If you're using Apache, NGINX, or any other open source server, then no. By default the major open source servers deliver unknown file types as "application/octet-stream".
If you're using Microsoft IIS, then you'll need to configure it to deliver *.wys and *.wyu files as the MIME-type "application/octet-stream". To do this double click the "MIME Types" icon in the IIS manager. Then click the "Add..." link and enter the MIME type info for the .wys and .wyu files:
Afterwards you should have both the .wys and .wyu MIME types in the list:
Or, if you can't reconfigure your IIS server, you can change the file extensions to something your server can deliver. To do this open your wyBuild project, click "File -> Properties", then go to the "Update & server files" tab and change the file extensions from ".wyu" and ".wys" to ".zip":
When your user downloads your update they might get the following error:
The downloaded file "[filename].wyu" failed the signature validation: Verification failed.
This is the result of 1 of the following things:
The solution to the 3rd cause is to build wyUpdate and the updates with the same wyBuild project file. The reason you're getting this error is that you've built the updates with one signing key and the verification is done with another signing key (see: Signing Updates in wyBuild).
Yes, see the "Executing files in your update" article to learn how.
The short answer is you can do this but you shouldn't. For instance, let's say it takes just 40 seconds to update your app. If you start the updater hidden before your application starts then you'll confuse the user. The user will double click your app's icon then they won't see anything for 40 seconds because your app is updating without any user feedback. They'll be angry and will think your application is buggy, slow, or broken.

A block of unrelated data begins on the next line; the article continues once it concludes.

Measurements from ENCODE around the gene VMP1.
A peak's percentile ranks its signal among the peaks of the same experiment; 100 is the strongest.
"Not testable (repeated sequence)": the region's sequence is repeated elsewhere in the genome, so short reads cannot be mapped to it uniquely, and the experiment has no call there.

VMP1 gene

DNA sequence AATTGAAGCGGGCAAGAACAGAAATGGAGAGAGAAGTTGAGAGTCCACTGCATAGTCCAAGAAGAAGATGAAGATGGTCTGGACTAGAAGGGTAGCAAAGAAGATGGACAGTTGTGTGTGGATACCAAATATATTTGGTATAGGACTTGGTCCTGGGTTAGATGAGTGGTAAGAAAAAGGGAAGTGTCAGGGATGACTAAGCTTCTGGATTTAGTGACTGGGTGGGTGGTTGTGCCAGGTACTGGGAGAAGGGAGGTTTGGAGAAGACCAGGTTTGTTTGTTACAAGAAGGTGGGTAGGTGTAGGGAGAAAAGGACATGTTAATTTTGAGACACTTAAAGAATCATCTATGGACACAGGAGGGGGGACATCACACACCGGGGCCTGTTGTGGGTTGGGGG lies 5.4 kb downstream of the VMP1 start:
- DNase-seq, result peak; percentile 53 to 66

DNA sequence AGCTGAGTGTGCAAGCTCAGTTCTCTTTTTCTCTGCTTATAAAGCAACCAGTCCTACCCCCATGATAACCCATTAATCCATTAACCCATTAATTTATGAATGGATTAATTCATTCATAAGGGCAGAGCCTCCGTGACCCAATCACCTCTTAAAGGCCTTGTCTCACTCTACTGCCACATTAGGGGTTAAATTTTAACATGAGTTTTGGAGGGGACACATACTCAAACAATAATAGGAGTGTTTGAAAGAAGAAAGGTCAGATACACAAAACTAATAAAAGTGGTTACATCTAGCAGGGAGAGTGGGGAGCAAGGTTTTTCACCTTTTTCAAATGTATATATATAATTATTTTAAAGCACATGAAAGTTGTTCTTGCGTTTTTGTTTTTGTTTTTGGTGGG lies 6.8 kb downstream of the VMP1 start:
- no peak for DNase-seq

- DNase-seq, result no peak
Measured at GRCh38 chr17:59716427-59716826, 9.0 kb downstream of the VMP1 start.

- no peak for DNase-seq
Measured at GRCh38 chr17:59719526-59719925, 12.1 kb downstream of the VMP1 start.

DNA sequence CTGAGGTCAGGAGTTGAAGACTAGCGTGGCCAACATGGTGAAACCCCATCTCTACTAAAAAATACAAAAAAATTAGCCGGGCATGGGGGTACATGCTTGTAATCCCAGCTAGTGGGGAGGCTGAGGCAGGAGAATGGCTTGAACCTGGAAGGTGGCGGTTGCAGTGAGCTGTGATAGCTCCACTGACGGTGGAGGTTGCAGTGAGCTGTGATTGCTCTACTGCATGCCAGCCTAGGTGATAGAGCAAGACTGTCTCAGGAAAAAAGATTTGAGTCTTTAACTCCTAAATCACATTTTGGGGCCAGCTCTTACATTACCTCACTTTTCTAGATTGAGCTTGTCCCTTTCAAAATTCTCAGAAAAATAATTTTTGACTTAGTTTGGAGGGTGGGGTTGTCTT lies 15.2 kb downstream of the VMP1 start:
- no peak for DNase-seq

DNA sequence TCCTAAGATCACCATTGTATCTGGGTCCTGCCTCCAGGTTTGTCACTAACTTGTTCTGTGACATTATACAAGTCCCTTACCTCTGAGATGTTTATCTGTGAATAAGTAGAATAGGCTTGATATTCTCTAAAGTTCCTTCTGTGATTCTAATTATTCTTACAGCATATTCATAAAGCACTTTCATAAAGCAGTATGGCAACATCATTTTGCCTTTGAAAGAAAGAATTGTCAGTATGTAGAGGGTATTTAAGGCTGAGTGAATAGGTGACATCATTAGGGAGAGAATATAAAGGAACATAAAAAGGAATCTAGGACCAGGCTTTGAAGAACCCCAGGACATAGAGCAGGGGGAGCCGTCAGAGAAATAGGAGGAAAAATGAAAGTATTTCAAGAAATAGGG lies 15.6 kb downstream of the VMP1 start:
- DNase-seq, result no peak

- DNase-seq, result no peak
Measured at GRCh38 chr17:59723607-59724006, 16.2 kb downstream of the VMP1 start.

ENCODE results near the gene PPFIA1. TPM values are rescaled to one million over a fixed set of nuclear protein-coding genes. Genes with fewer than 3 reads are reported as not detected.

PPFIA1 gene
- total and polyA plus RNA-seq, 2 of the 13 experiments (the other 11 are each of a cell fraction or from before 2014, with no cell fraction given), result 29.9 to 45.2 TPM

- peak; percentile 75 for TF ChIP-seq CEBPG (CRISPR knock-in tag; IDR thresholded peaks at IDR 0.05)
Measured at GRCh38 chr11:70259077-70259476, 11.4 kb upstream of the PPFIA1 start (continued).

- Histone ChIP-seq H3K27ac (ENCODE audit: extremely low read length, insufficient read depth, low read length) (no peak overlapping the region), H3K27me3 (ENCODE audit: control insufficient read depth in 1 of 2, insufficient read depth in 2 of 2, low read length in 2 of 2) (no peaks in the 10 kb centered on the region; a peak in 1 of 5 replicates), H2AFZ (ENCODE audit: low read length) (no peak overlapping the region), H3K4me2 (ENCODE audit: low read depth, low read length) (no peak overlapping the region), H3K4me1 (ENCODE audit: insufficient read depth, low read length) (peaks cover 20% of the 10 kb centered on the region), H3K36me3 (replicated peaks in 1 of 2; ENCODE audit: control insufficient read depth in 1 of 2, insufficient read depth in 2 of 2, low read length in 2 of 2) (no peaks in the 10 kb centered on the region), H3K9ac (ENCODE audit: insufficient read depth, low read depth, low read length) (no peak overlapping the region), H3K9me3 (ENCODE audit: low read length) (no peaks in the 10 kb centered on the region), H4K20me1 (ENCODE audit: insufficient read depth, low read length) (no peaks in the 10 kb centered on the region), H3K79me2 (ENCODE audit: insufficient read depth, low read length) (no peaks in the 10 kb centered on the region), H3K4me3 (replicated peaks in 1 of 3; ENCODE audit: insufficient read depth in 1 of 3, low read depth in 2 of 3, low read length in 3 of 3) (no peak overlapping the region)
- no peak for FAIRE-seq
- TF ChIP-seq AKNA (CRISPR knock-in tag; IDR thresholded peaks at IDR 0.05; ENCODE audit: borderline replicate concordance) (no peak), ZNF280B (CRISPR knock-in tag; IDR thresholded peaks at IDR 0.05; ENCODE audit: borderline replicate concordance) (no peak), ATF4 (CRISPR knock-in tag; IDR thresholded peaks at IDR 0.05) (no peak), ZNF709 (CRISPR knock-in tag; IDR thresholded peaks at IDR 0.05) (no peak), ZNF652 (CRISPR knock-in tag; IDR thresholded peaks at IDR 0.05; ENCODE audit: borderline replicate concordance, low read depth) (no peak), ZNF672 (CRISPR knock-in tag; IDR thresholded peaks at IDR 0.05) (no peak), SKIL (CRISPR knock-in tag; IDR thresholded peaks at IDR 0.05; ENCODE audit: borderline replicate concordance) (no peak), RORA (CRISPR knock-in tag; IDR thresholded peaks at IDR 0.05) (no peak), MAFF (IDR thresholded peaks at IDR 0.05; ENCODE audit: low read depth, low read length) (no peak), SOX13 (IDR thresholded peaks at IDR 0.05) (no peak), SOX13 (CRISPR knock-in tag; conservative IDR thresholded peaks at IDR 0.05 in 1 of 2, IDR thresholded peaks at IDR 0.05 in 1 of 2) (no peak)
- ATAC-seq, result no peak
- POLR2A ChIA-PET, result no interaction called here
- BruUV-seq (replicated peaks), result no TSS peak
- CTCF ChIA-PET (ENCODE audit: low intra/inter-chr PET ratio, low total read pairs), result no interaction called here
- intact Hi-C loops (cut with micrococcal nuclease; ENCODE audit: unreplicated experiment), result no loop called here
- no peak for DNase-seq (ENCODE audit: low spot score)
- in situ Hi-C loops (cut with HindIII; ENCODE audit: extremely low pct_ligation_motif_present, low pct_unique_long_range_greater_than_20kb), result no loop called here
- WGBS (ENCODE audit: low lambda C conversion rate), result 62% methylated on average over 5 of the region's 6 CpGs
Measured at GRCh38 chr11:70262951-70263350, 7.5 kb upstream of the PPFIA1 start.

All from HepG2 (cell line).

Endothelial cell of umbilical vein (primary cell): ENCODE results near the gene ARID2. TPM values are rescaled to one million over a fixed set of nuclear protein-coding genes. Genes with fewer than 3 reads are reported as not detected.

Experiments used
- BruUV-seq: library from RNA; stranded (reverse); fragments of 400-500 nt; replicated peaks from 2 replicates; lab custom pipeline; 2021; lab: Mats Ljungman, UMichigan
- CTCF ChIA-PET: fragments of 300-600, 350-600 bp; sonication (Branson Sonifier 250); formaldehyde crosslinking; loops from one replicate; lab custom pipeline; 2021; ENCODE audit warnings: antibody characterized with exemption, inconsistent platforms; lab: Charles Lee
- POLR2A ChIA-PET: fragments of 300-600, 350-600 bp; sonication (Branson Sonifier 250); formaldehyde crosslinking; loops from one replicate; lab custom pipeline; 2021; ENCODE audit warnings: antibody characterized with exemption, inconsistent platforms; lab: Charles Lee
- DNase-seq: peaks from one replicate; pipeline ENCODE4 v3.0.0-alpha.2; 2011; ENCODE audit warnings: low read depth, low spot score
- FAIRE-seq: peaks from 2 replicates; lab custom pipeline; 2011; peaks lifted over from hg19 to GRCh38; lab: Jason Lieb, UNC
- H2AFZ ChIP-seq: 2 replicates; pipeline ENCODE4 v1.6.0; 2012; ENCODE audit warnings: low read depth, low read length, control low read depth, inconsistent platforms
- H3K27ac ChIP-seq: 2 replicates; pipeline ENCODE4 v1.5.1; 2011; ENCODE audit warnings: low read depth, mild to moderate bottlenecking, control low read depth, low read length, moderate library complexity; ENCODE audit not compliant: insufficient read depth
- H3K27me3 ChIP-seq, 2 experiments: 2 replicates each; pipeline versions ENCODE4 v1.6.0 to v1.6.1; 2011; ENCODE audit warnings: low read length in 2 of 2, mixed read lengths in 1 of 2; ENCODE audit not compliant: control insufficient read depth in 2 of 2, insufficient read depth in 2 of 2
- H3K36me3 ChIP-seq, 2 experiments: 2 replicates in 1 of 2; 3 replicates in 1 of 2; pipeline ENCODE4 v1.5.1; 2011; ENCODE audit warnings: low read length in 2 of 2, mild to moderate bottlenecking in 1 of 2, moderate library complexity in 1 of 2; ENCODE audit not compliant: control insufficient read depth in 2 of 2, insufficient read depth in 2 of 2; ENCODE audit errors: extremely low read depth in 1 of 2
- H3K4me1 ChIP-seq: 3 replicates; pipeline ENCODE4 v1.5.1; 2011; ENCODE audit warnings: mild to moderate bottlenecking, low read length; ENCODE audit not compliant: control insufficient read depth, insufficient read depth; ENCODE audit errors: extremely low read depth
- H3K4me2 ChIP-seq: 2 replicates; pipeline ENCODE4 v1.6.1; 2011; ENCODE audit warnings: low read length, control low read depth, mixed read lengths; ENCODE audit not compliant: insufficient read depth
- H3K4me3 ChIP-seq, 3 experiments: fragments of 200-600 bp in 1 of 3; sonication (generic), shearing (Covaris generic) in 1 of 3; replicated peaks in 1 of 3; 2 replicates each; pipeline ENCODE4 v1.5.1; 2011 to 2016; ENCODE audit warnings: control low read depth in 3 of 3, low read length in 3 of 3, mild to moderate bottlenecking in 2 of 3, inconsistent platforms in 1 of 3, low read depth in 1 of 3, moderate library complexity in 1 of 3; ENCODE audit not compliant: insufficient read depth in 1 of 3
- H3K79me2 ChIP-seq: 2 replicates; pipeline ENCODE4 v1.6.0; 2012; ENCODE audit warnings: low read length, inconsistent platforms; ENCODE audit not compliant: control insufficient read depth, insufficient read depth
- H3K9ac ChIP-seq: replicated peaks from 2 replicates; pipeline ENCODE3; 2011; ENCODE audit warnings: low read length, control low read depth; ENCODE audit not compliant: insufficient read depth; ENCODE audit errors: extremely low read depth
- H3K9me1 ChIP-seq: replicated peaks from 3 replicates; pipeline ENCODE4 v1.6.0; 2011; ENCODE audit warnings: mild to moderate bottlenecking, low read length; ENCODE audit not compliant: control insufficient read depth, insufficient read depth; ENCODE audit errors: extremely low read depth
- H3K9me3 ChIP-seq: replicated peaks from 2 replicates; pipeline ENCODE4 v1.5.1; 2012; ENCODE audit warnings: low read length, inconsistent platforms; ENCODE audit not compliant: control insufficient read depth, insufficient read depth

If we replay that scenario except this time the updater is visible and showing the user the progress of the update then the users will be well informed and glad you're updating your app for them.
There are valid reasons to keep the slow steps of the updating hidden. For example, if your update is large or your customer's download speed is slow then you'll want to do the downloading in the background. This is where the AutomaticUpdater comes in. The AutomaticUpdater integrates within .NET apps and Windows Services to do "the slow parts" of updating in the background (checking, downloading, patching, etc.). Then, when the update is ready for the final installation steps, the wyUpdate wizard is shown and the update is completed.
If you're not using the AutomaticUpdater — that is, you're using wyUpdate as a standalone updater — you still have the option of skipping past steps that require user intervention. We cover this in detail in the "How to Silently Check for Updates" article. For absolutely no user intervention the following 5 things must be done: